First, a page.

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The great outdoors are closer than you think. How to find hiking, camping, more near you.

There are more federal lands and waters than you can explore in a lifetime.

And there’s a free tool to help find the best ones for you. Recreation.gov is a one-stop shop for planning adventures in the great outdoors.

“Our job with Recreation.gov is to set people out to have the best experience they can, and when they know what to expect, they know how to prepare, they know what passes they might need, if their entry fees, if they need time, reservations, anything like that,” said Janelle Smith, who works for the U.S. Forest Service and Recreation.gov Public Affairs.

Here’s how to use the site to plan your next getaway or level up your next road trip.

Is Recreation.gov a real website?

A group fly fishes on White River in Arkansas.
A group fly fishes on White River in Arkansas.

Yes. Fourteen federal agencies, ranging from the National Park Service to the U.S. Army Corps of Engineers, use Recreation.gov as a “centralized travel planning and reservation platform,” according to the website.

“All of our federal agencies that participate in Recreation.gov share their data with us, even if it's not a reservable location,” said Smith. Travelers can use that data to find points of interest across the country. “Today, there are about 5,000 recreation areas and 121,000 individual sites available to reserve on Recreation.gov.”

Where is a good place to camp?

Both backcountry camping and campgrounds are available at Big Bend National Park in Texas.
Both backcountry camping and campgrounds are available at Big Bend National Park in Texas.

To find highly rated campgrounds near you, use the map tool in the middle of the homepage or select the Camping & Lodging thumbnail near the top. Either can help you search Recreation.gov’s database of campgrounds and other accommodations, which you can narrow by rating as well as distance, price, availability, and even mobile coverage. You can click on each location to find additional details like rules, activities and nearby attractions.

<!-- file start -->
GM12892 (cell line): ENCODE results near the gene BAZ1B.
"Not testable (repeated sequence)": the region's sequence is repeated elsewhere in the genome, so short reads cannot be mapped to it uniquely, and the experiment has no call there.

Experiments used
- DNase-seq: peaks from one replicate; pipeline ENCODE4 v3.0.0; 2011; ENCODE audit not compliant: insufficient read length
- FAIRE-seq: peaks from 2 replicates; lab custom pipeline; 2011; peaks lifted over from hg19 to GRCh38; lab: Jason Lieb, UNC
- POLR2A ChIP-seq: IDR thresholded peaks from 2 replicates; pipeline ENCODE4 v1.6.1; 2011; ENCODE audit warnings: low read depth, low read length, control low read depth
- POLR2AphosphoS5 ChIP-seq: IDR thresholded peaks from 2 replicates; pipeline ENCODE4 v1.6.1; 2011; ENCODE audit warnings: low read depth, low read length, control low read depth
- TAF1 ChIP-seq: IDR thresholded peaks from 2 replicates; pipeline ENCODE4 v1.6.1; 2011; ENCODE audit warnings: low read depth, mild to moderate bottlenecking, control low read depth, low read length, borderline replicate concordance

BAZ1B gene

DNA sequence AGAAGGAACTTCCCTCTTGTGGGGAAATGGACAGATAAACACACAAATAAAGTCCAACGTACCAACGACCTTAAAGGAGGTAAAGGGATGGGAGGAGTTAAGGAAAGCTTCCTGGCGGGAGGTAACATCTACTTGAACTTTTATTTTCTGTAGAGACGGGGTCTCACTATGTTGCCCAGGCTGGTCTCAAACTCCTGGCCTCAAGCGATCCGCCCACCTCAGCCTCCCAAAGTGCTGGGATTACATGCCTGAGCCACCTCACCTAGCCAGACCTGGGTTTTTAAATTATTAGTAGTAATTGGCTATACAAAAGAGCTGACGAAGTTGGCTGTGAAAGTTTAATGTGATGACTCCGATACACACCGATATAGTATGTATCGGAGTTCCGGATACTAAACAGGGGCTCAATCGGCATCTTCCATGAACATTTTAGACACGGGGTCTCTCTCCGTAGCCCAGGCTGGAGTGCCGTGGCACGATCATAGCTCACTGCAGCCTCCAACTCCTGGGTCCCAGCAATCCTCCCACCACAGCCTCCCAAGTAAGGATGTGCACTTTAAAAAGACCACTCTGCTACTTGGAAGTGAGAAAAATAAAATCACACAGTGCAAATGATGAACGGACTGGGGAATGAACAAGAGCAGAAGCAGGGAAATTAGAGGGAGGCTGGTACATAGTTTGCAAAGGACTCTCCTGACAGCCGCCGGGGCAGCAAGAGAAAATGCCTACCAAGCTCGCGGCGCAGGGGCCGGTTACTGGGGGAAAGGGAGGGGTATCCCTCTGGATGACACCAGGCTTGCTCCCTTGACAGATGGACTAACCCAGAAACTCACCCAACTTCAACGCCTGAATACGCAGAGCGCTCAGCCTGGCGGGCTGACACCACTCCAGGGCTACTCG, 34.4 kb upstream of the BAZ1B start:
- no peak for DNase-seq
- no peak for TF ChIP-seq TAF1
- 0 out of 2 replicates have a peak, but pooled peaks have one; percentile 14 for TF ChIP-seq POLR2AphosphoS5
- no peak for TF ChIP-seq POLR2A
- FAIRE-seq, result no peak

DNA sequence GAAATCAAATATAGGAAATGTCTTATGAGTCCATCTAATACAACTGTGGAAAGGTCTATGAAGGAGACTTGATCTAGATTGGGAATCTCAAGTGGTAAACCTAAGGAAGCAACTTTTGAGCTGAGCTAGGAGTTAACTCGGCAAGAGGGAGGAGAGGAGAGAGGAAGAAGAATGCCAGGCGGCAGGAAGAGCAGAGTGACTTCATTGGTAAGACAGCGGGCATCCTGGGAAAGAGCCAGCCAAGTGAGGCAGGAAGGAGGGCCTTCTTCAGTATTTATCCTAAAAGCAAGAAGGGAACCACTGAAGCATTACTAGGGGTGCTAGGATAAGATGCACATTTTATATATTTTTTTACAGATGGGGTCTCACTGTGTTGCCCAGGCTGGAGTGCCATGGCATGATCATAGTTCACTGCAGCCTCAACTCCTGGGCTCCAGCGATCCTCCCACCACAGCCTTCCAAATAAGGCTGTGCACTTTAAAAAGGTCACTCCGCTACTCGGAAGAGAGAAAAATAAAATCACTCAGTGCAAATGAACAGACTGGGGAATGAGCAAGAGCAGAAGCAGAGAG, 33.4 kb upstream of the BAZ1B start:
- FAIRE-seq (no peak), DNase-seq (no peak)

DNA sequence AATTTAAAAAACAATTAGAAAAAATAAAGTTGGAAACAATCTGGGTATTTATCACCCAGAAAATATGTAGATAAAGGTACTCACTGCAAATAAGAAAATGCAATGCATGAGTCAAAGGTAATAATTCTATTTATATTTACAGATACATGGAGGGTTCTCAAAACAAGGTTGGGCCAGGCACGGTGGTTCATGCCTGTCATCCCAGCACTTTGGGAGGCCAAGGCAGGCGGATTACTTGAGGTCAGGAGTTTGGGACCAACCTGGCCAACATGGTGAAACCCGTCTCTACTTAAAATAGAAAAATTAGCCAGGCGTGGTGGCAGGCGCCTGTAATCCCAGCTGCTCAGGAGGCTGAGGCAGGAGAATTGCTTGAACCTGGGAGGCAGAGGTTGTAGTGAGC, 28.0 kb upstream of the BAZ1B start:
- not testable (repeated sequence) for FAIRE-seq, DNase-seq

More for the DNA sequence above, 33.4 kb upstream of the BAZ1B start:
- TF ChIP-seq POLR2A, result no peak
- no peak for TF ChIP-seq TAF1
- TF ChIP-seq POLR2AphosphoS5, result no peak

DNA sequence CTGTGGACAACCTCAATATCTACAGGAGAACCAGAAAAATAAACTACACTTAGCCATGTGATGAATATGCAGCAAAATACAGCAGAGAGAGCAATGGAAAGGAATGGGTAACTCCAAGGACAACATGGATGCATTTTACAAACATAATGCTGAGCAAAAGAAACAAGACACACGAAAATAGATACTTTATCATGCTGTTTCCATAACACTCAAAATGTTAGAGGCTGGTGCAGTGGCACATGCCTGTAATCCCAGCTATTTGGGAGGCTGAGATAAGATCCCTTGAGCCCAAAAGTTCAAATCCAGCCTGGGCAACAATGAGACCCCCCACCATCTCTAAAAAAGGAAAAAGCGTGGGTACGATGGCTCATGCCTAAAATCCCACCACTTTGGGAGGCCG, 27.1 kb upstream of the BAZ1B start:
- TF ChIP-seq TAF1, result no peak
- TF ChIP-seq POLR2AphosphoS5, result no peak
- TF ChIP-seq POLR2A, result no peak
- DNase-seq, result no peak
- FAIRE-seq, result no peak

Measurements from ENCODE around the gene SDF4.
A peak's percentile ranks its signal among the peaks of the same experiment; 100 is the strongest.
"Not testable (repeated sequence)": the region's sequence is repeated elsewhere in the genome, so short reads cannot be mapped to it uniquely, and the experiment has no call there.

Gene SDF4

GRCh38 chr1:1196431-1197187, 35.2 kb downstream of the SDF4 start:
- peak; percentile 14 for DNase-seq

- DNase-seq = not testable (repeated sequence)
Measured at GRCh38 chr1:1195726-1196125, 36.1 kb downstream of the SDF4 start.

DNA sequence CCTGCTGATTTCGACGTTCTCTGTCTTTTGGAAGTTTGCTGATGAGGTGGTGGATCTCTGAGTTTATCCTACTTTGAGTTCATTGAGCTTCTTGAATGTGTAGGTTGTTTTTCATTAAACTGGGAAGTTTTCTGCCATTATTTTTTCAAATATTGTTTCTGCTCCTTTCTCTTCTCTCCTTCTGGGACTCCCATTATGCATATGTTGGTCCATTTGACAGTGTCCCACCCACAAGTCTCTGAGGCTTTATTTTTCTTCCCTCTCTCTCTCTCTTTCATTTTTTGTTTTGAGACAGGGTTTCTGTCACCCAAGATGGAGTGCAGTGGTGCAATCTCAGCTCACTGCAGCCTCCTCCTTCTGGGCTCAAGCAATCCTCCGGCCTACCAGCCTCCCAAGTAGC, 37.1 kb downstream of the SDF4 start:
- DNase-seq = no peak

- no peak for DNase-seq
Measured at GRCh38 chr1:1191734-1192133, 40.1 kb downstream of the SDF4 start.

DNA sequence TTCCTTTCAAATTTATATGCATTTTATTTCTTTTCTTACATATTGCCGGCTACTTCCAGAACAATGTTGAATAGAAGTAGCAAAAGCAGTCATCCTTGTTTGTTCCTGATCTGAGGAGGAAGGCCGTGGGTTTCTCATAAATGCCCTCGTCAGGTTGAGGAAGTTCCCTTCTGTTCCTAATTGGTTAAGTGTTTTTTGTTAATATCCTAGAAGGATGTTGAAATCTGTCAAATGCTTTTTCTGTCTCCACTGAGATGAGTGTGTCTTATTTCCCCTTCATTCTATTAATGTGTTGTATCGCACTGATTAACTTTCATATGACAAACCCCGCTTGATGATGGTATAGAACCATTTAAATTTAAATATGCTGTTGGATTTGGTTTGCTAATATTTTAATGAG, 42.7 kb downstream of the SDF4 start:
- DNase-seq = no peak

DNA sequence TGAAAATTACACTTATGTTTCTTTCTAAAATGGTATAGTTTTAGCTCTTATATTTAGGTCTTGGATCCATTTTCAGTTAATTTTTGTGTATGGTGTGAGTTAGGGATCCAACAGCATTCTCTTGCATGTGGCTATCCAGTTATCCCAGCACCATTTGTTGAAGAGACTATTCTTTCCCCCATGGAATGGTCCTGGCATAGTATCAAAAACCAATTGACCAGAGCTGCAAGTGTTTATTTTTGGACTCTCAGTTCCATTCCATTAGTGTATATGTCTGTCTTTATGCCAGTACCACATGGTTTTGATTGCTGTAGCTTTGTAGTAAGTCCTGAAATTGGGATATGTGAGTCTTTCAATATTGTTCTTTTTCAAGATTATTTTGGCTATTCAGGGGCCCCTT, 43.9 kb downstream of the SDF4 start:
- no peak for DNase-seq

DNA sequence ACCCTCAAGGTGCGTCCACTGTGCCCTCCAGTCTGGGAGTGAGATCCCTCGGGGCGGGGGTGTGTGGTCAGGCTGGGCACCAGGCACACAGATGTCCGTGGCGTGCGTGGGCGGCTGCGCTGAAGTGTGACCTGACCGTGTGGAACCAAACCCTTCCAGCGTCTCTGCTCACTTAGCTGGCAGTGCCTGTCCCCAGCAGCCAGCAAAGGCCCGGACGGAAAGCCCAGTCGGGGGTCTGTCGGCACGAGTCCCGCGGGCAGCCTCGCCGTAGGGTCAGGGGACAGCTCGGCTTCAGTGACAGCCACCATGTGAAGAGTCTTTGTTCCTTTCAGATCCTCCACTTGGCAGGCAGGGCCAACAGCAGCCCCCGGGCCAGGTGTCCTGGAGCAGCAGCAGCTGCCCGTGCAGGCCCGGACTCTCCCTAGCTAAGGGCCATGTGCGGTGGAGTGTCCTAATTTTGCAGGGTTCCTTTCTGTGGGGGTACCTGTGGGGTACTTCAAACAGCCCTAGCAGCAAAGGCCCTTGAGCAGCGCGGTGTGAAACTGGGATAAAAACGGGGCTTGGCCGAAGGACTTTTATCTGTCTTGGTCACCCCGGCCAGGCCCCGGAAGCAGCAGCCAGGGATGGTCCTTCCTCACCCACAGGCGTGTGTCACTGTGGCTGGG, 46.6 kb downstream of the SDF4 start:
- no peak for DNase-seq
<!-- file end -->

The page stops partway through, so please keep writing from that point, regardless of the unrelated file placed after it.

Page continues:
You’ll need to create an account on the website to make a reservation.

“There's many reasons for that, the most important being those local managers, who manage the locations where you're going to visit, need to be able to communicate with you for things like maybe a fire emergency or flooding or anything that could impact your stay,” Smith explained.

How do I plan where to stop on a road trip?

Recreation.gov's Trip Builder can help you find all sorts of scenic places to stop, whether for a picnic or a full park day.

From the homepage, click on Plan Your Vacation with Trip Builder. From there, you can enter a starting point and destination and filter what you’d like to do along the way. Do you want to go hiking or snorkeling? Are you interested in historical and cultural sites or simply driving around and looking at scenery? You can indicate how far out of the way you’re willing to go for these destinations.

“I can set this buffer zone right here to, say, 50 miles outside of my route,” Smith said. “It will show me then all of the different recreation opportunities along that route … that I wouldn't have known about otherwise just driving along the road.”

From Acadia to Zion: What travelers should know about each of America's national parks

Can you just show up to a national park?

Hikers make their way up Mount Storm King at Olympic National Park in Washingon.
Hikers make their way up Mount Storm King at Olympic National Park in Washingon.

Sometimes. Most national parks do not require reservations for entry. Of those that do, most only require reservations for certain areas, during certain times, like summit sunrises at Haleakalā National Park in Hawaii.

Some may require reservations or fees for specific activities, like cave tours at Mammoth Cave National Park in Kentucky. Others may require activity permits or lotteries, like hiking Angels Landing at Zion National Park in Utah.

“If a location requires a permit, it's typically a location that is extremely popular and the demand is greater than the capacity of that experience,” Smith said. She encourages travelers to consider less visited destinations.

“All the participating agencies of Recreation.gov, beyond the big national parks, have hundreds and thousands of amazing locations that people may not know about,” Smith said. “By venturing out just beyond sort of the known areas, I think you can discover parts of this country that are really surprising, and they have so much to offer.”

This article originally appeared on USA TODAY: Where to camp, hike and explore. This free tool helps get you there.